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Thirty-five percent of workers who telecommute said their mental health had deteriorated as a result of doing so amid the coronavirus lockdown, according to a survey conducted by researchers at Keio University in Tokyo, among other institutions.
The survey was conducted online on March 26-28, involving 8,475 employees — including non-regular workers — aged 20 to 64.
Of the about 21 percent of respondents who said they work from home, half of them did so in response to the coronavirus outbreak.
Among the telecommuters, 35 percent said their mental health had deteriorated as a result of having to work from home, 50.7 percent said it had no impact on their mental health, and 14.3 percent said their mental health had improved.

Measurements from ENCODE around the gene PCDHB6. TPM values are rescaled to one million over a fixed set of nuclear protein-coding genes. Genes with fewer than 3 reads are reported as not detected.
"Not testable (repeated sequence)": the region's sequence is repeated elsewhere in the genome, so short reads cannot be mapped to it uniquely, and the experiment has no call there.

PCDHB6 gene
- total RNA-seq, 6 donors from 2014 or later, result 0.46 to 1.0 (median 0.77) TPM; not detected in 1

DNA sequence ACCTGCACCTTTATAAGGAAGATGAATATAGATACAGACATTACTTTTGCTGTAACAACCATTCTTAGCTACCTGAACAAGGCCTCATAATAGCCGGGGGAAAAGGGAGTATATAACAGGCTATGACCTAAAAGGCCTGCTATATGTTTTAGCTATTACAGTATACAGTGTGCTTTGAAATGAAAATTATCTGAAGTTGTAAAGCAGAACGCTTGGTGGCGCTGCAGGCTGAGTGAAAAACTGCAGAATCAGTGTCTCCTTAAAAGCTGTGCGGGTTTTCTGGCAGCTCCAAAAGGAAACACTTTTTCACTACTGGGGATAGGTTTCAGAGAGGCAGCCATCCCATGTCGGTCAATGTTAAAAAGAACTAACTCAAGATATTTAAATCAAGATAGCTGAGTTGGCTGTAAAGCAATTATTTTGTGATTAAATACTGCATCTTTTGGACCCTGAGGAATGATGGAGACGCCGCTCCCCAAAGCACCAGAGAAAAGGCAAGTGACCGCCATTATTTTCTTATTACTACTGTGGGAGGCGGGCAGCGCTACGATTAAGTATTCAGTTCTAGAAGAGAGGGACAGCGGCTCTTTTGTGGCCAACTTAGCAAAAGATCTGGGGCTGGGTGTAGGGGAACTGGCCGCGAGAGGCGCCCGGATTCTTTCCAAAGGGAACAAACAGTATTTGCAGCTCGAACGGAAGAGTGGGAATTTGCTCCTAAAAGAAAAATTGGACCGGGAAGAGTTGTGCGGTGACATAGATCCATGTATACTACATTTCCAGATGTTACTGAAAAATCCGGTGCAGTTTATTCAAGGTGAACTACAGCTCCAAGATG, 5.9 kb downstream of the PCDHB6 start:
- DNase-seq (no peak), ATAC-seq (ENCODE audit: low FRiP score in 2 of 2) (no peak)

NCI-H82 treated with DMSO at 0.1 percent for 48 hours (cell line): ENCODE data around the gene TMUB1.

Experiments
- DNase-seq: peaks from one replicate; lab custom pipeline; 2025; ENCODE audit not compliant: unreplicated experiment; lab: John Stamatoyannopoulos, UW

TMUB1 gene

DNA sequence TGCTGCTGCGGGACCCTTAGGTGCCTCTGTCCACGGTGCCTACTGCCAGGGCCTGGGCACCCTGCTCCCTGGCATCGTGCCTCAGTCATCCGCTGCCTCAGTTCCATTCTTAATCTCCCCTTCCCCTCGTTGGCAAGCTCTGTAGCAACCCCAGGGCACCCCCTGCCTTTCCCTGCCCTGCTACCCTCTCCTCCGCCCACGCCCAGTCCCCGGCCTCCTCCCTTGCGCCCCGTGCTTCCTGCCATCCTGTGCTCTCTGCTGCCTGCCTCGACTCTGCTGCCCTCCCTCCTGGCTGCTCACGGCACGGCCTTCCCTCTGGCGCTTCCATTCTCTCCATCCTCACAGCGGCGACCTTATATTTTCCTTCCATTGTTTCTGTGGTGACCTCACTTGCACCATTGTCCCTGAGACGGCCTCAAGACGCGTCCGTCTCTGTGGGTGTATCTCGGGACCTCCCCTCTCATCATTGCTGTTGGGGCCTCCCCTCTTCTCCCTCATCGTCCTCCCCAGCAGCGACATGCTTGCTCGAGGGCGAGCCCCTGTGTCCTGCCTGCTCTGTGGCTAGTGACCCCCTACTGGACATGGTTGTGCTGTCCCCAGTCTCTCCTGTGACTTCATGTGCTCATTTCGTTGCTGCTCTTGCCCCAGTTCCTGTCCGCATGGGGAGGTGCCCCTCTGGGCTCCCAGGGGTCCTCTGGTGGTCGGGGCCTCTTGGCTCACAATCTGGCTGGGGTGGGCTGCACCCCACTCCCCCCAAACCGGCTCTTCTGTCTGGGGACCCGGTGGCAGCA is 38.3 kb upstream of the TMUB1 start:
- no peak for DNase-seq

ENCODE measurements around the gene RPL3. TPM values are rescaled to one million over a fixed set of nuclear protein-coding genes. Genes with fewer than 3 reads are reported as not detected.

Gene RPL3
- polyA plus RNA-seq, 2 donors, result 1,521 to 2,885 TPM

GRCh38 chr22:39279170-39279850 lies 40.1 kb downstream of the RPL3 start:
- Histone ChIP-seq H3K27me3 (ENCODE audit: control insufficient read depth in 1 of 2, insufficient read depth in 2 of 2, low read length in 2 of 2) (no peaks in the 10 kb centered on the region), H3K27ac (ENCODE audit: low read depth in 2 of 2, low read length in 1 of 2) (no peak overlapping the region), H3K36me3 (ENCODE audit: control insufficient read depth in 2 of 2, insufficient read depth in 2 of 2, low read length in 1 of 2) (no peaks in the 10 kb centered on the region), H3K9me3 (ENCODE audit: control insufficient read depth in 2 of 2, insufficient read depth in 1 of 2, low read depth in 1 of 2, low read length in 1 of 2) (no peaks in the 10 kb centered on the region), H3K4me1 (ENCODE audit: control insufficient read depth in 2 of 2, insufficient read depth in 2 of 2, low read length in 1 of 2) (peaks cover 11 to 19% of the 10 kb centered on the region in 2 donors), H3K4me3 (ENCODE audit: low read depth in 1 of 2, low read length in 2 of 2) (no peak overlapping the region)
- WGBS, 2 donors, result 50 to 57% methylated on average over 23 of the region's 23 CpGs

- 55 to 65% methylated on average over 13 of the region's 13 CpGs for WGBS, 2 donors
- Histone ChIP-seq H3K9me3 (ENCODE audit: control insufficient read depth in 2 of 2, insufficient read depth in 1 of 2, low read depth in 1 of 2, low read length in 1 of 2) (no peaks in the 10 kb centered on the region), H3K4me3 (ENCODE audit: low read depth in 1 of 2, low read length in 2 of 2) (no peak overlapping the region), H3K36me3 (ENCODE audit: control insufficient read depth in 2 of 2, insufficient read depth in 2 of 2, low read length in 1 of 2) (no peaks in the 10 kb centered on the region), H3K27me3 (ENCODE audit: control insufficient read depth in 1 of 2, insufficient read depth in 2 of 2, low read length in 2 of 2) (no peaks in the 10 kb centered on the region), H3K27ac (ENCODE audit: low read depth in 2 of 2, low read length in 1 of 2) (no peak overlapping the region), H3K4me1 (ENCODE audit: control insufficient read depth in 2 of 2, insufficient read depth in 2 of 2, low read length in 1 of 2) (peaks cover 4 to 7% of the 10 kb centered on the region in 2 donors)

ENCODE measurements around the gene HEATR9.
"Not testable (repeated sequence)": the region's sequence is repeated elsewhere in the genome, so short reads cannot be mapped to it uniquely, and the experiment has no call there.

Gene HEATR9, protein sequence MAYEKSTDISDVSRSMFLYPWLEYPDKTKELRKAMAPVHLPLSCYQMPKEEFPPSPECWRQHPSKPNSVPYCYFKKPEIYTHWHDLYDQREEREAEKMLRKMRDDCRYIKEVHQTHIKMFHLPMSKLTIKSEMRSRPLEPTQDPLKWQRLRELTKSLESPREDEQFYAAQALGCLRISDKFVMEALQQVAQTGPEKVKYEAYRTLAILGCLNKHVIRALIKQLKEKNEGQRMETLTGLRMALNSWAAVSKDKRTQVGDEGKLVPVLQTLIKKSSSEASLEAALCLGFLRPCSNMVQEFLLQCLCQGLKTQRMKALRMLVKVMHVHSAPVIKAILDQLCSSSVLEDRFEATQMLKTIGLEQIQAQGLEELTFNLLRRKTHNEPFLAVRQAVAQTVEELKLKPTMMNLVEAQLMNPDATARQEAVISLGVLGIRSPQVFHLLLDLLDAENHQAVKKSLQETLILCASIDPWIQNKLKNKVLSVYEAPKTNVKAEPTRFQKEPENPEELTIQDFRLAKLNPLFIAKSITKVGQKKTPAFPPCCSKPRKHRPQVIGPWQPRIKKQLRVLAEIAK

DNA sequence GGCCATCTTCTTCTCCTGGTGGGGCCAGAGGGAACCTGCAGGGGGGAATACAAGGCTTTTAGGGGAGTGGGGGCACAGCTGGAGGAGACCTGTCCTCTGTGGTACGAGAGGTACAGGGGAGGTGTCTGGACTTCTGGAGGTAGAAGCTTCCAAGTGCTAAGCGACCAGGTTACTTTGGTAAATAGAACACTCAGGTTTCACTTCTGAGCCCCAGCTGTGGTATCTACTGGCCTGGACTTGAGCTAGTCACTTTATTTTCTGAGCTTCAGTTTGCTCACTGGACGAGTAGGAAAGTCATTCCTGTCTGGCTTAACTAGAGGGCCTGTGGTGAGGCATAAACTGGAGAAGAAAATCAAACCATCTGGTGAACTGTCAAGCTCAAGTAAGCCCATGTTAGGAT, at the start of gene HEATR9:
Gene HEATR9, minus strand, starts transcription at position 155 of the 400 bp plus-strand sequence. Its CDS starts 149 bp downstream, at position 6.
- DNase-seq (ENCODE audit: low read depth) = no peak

Of the respondents who said doing telework had worsened their mental state, 41.3 percent said it was difficult to separate their work and personal lives, followed by 39.9 percent who said they weren’t able to exercise enough, and 39.7 who said they had difficulty communicating with coworkers.
Professor Isamu Yamamoto of Keio University’s Faculty of Business and Commerce, who conducted the survey, said: “There is a risk that working hours will get longer if the boundaries between work and personal life become blurred. It is necessary to establish a rigid system in which work can be carried out in a planned manner, such as by setting working hours and the timing of contact with supervisors.”